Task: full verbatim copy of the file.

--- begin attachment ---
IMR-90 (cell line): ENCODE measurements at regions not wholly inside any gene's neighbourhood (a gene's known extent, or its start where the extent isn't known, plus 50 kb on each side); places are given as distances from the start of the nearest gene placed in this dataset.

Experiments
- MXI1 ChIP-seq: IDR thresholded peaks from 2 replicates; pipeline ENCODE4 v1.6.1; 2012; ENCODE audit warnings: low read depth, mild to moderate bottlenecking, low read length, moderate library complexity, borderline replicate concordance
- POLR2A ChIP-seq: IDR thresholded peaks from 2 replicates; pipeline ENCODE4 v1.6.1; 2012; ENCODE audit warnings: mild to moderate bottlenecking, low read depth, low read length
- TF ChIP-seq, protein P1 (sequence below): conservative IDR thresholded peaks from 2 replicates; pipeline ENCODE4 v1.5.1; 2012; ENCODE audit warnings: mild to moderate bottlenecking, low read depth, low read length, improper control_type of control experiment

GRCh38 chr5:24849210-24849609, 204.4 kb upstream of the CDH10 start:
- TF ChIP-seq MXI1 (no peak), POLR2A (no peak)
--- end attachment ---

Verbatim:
IMR-90 (cell line): ENCODE measurements at regions not wholly inside any gene's neighbourhood (a gene's known extent, or its start where the extent isn't known, plus 50 kb on each side); places are given as distances from the start of the nearest gene placed in this dataset.

Experiments
- MXI1 ChIP-seq: IDR thresholded peaks from 2 replicates; pipeline ENCODE4 v1.6.1; 2012; ENCODE audit warnings: low read depth, mild to moderate bottlenecking, low read length, moderate library complexity, borderline replicate concordance
- POLR2A ChIP-seq: IDR thresholded peaks from 2 replicates; pipeline ENCODE4 v1.6.1; 2012; ENCODE audit warnings: mild to moderate bottlenecking, low read depth, low read length
- TF ChIP-seq, protein P1 (sequence below): conservative IDR thresholded peaks from 2 replicates; pipeline ENCODE4 v1.5.1; 2012; ENCODE audit warnings: mild to moderate bottlenecking, low read depth, low read length, improper control_type of control experiment

GRCh38 chr5:24849210-24849609, 204.4 kb upstream of the CDH10 start:
- TF ChIP-seq MXI1 (no peak), POLR2A (no peak)